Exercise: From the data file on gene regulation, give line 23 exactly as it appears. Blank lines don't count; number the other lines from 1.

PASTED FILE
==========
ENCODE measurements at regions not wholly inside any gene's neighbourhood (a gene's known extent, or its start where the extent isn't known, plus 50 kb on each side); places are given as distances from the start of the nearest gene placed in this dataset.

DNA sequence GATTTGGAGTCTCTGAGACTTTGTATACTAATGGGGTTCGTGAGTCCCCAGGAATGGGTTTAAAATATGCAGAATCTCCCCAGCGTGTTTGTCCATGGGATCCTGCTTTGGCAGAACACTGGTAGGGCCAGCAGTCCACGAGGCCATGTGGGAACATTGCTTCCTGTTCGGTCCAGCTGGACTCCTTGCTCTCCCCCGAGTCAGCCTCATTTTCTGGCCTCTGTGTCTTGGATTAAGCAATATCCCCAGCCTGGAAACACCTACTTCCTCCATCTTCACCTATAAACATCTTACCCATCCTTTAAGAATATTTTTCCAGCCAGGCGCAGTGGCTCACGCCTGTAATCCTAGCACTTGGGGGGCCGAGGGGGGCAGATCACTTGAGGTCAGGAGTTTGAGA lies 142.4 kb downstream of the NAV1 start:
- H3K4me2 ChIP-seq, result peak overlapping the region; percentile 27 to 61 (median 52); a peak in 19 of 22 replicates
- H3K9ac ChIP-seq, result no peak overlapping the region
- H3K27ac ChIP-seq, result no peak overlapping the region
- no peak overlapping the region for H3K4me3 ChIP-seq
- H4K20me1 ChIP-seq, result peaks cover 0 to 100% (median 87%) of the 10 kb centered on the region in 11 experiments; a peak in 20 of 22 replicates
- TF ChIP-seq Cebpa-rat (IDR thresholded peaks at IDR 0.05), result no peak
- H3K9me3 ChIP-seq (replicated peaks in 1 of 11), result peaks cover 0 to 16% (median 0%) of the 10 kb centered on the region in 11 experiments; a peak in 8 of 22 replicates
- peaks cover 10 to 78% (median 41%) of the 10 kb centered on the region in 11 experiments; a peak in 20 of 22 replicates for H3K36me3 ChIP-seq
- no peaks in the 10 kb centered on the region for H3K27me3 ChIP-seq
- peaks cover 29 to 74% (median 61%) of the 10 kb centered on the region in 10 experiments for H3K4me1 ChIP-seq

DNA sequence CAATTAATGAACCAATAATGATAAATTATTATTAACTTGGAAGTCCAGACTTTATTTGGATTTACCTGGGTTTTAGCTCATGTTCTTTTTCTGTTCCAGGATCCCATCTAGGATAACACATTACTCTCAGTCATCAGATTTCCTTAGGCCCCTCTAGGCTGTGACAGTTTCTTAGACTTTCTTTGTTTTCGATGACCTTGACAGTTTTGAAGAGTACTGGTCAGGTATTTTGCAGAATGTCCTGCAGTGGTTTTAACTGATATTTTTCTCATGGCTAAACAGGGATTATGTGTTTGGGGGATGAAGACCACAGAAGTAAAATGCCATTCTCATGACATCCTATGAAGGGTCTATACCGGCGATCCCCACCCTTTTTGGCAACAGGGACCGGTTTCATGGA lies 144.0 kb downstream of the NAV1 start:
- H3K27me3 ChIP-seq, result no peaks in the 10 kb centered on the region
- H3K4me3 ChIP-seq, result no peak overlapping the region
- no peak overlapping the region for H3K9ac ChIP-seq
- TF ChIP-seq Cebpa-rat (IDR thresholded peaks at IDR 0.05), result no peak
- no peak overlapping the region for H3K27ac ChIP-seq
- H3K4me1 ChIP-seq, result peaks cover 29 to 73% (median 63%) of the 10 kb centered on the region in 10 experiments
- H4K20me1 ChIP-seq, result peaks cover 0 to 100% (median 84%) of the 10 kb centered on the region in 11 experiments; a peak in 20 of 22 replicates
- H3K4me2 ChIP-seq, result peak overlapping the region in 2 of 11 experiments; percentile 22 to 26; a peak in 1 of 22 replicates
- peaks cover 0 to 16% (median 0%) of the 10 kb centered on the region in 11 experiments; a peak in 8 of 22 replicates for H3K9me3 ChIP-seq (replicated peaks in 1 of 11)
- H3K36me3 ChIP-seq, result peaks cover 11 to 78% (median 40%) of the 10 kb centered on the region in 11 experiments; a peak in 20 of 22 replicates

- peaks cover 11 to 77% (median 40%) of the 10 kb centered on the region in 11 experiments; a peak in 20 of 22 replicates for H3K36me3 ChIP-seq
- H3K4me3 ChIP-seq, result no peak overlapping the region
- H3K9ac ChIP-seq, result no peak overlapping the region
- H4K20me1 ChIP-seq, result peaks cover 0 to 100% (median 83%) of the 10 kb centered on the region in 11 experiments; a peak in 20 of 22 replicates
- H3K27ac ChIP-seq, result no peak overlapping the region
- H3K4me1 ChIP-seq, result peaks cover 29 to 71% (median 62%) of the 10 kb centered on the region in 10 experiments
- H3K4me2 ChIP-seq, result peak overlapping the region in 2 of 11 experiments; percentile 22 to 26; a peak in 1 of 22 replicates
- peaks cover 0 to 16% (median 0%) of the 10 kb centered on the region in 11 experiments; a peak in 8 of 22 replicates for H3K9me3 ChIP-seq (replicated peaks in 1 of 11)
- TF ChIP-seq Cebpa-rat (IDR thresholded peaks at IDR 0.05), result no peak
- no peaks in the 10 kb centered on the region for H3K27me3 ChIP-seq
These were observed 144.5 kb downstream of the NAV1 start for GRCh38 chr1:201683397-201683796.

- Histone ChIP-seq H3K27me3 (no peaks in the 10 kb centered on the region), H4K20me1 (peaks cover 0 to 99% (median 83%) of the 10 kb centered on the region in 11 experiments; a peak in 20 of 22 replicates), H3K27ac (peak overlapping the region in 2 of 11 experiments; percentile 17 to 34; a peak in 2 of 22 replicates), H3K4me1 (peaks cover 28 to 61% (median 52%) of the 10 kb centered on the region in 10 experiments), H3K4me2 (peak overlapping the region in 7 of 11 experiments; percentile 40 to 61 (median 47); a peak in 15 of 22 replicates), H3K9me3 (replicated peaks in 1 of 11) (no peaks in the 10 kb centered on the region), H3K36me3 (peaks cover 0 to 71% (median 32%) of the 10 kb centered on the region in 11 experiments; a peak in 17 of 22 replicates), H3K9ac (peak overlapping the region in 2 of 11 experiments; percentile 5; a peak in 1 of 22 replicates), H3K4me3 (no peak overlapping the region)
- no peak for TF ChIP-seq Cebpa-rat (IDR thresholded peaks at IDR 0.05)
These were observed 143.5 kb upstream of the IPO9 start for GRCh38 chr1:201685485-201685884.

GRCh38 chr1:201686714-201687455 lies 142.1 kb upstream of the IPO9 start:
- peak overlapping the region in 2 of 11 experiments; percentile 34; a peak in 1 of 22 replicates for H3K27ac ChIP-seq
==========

- H3K36me3 ChIP-seq, result peaks cover 11 to 78% (median 40%) of the 10 kb centered on the region in 11 experiments; a peak in 20 of 22 replicates